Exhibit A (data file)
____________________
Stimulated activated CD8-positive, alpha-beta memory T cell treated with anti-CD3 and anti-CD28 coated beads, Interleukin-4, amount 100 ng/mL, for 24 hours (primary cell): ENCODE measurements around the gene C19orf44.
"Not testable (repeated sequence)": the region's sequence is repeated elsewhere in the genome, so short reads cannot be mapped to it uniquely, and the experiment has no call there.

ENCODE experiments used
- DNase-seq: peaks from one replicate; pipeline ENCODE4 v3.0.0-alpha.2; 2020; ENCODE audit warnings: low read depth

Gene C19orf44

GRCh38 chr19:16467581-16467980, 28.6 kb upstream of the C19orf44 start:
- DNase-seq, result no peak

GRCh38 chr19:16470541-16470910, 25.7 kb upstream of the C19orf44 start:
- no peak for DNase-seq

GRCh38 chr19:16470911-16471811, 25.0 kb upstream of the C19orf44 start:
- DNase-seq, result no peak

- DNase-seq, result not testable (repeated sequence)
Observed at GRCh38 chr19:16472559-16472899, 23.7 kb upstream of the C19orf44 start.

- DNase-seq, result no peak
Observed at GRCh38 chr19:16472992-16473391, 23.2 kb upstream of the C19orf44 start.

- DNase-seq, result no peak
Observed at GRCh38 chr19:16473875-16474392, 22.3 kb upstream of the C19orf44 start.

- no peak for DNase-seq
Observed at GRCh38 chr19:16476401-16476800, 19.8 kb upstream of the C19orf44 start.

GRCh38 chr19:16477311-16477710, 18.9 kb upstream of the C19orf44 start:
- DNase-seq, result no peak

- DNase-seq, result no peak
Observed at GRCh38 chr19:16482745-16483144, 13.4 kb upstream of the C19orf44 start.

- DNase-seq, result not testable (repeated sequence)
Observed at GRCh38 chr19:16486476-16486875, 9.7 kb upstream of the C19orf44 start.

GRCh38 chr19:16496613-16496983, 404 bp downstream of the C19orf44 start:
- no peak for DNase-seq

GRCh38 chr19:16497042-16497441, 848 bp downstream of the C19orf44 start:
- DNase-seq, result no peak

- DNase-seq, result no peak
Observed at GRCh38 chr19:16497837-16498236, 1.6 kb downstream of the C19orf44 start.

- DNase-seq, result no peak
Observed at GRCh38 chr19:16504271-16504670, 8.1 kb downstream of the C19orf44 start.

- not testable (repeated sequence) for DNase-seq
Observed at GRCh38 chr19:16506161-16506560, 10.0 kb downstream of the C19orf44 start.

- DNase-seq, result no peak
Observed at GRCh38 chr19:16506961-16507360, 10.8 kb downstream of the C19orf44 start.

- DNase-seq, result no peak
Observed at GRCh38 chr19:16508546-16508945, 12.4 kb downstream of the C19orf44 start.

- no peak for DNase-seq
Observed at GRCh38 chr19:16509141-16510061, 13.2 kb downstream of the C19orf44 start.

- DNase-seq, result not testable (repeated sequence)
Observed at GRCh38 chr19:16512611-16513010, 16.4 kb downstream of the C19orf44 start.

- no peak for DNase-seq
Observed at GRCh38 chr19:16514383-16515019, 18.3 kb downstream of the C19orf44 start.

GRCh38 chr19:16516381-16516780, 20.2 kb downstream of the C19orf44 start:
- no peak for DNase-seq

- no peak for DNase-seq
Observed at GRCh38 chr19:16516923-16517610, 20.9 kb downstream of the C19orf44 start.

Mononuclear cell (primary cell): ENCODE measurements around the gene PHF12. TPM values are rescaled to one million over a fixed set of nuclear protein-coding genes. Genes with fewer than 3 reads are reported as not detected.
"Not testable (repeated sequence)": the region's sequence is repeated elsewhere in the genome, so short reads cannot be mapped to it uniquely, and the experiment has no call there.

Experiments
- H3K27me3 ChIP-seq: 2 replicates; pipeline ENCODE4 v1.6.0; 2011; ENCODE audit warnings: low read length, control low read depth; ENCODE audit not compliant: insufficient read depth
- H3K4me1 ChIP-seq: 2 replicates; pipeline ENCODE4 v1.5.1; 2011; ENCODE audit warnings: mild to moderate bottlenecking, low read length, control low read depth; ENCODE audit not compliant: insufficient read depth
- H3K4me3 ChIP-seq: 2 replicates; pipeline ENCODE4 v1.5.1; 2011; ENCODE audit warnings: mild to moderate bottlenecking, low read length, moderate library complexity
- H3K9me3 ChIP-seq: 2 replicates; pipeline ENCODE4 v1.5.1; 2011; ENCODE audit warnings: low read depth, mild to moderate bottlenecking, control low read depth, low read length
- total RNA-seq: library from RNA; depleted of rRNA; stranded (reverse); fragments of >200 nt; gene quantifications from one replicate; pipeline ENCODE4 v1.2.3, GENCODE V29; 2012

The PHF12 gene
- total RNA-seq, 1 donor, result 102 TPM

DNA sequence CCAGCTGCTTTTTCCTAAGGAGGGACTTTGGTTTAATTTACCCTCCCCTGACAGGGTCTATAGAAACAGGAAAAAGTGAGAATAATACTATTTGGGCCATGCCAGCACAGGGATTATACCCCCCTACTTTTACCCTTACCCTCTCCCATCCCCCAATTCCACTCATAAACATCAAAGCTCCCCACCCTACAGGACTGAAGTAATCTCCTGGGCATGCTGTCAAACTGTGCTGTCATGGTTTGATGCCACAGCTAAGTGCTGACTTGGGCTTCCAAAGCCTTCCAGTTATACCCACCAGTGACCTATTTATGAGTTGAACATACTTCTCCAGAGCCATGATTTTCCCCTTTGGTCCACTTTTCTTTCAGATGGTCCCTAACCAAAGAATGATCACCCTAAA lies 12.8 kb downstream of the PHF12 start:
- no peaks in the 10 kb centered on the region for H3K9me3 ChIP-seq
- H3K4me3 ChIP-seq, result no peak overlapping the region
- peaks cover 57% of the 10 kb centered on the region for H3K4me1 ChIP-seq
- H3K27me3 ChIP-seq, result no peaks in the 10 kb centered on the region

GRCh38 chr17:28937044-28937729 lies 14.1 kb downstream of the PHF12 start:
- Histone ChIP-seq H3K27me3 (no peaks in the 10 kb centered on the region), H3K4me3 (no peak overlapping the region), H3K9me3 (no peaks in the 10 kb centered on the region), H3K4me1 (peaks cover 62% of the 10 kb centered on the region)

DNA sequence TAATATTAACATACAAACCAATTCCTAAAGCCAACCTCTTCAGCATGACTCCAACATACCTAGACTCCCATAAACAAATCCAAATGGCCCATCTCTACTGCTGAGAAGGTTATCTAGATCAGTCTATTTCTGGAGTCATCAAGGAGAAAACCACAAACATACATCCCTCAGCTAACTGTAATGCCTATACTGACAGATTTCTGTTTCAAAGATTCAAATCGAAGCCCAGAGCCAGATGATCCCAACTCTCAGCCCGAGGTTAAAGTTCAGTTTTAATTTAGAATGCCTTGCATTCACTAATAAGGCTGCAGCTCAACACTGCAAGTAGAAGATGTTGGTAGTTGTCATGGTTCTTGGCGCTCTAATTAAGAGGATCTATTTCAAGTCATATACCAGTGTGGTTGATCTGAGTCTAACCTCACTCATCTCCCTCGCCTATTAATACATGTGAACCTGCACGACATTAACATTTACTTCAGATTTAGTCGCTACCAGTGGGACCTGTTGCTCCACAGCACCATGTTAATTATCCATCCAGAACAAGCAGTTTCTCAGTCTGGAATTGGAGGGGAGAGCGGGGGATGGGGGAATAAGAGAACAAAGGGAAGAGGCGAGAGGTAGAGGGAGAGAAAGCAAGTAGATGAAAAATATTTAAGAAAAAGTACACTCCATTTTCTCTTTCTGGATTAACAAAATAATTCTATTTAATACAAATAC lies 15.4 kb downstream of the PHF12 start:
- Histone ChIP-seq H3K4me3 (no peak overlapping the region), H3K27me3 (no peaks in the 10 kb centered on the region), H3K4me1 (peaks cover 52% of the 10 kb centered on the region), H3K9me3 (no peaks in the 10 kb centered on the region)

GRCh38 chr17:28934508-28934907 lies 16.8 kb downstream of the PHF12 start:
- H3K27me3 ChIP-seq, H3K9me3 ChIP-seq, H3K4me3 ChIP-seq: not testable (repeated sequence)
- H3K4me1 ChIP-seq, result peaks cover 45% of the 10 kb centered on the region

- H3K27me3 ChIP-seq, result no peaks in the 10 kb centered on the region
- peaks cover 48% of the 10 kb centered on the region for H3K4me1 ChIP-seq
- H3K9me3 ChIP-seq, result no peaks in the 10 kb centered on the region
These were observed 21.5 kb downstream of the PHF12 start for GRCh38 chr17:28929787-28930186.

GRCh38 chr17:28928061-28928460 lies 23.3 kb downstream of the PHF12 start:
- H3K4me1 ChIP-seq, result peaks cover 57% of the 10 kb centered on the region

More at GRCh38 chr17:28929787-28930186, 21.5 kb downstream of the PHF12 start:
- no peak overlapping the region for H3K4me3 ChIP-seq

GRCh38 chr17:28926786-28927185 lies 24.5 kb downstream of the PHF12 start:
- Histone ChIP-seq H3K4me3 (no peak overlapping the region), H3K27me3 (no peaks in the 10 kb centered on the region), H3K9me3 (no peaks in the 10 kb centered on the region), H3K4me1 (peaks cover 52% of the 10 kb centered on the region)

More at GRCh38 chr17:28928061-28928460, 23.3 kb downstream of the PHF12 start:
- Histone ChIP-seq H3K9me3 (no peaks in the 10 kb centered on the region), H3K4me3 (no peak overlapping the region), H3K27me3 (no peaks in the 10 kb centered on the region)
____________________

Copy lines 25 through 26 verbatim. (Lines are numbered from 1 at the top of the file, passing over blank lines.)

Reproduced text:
Observed at GRCh38 chr19:16486476-16486875, 9.7 kb upstream of the C19orf44 start.

GRCh38 chr19:16496613-16496983, 404 bp downstream of the C19orf44 start: